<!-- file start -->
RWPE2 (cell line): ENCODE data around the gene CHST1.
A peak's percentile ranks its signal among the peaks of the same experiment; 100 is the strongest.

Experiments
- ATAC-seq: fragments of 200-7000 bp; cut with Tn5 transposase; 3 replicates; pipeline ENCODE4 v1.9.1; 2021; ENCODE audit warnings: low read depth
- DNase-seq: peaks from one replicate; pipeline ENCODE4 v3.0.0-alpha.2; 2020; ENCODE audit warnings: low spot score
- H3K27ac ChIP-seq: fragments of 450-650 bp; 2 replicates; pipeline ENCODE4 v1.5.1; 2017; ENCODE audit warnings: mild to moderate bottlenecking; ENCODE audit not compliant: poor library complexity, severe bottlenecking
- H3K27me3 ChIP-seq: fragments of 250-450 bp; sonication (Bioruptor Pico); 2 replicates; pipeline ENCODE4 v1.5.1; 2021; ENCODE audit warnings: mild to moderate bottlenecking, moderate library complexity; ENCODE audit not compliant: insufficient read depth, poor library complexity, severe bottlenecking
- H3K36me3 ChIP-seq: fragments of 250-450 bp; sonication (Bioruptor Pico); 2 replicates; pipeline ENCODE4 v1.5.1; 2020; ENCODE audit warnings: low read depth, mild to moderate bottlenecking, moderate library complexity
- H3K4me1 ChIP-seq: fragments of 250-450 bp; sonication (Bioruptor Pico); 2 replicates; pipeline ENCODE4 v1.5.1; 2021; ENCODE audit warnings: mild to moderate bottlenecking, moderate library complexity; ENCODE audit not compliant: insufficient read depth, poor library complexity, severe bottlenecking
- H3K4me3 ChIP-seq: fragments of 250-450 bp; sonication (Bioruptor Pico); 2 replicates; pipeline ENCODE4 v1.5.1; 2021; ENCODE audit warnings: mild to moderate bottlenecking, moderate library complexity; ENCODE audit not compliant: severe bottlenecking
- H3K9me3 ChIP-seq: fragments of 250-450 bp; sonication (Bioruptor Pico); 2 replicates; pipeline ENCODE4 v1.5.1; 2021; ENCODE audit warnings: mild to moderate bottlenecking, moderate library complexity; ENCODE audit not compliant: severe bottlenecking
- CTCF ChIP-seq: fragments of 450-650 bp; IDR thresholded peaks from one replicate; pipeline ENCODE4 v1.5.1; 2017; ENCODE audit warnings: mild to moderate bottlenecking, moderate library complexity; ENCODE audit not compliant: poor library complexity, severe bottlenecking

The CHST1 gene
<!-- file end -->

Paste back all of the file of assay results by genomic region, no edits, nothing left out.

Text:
RWPE2 (cell line): ENCODE data around the gene CHST1.
A peak's percentile ranks its signal among the peaks of the same experiment; 100 is the strongest.

Experiments
- ATAC-seq: fragments of 200-7000 bp; cut with Tn5 transposase; 3 replicates; pipeline ENCODE4 v1.9.1; 2021; ENCODE audit warnings: low read depth
- DNase-seq: peaks from one replicate; pipeline ENCODE4 v3.0.0-alpha.2; 2020; ENCODE audit warnings: low spot score
- H3K27ac ChIP-seq: fragments of 450-650 bp; 2 replicates; pipeline ENCODE4 v1.5.1; 2017; ENCODE audit warnings: mild to moderate bottlenecking; ENCODE audit not compliant: poor library complexity, severe bottlenecking
- H3K27me3 ChIP-seq: fragments of 250-450 bp; sonication (Bioruptor Pico); 2 replicates; pipeline ENCODE4 v1.5.1; 2021; ENCODE audit warnings: mild to moderate bottlenecking, moderate library complexity; ENCODE audit not compliant: insufficient read depth, poor library complexity, severe bottlenecking
- H3K36me3 ChIP-seq: fragments of 250-450 bp; sonication (Bioruptor Pico); 2 replicates; pipeline ENCODE4 v1.5.1; 2020; ENCODE audit warnings: low read depth, mild to moderate bottlenecking, moderate library complexity
- H3K4me1 ChIP-seq: fragments of 250-450 bp; sonication (Bioruptor Pico); 2 replicates; pipeline ENCODE4 v1.5.1; 2021; ENCODE audit warnings: mild to moderate bottlenecking, moderate library complexity; ENCODE audit not compliant: insufficient read depth, poor library complexity, severe bottlenecking
- H3K4me3 ChIP-seq: fragments of 250-450 bp; sonication (Bioruptor Pico); 2 replicates; pipeline ENCODE4 v1.5.1; 2021; ENCODE audit warnings: mild to moderate bottlenecking, moderate library complexity; ENCODE audit not compliant: severe bottlenecking
- H3K9me3 ChIP-seq: fragments of 250-450 bp; sonication (Bioruptor Pico); 2 replicates; pipeline ENCODE4 v1.5.1; 2021; ENCODE audit warnings: mild to moderate bottlenecking, moderate library complexity; ENCODE audit not compliant: severe bottlenecking
- CTCF ChIP-seq: fragments of 450-650 bp; IDR thresholded peaks from one replicate; pipeline ENCODE4 v1.5.1; 2017; ENCODE audit warnings: mild to moderate bottlenecking, moderate library complexity; ENCODE audit not compliant: poor library complexity, severe bottlenecking

The CHST1 gene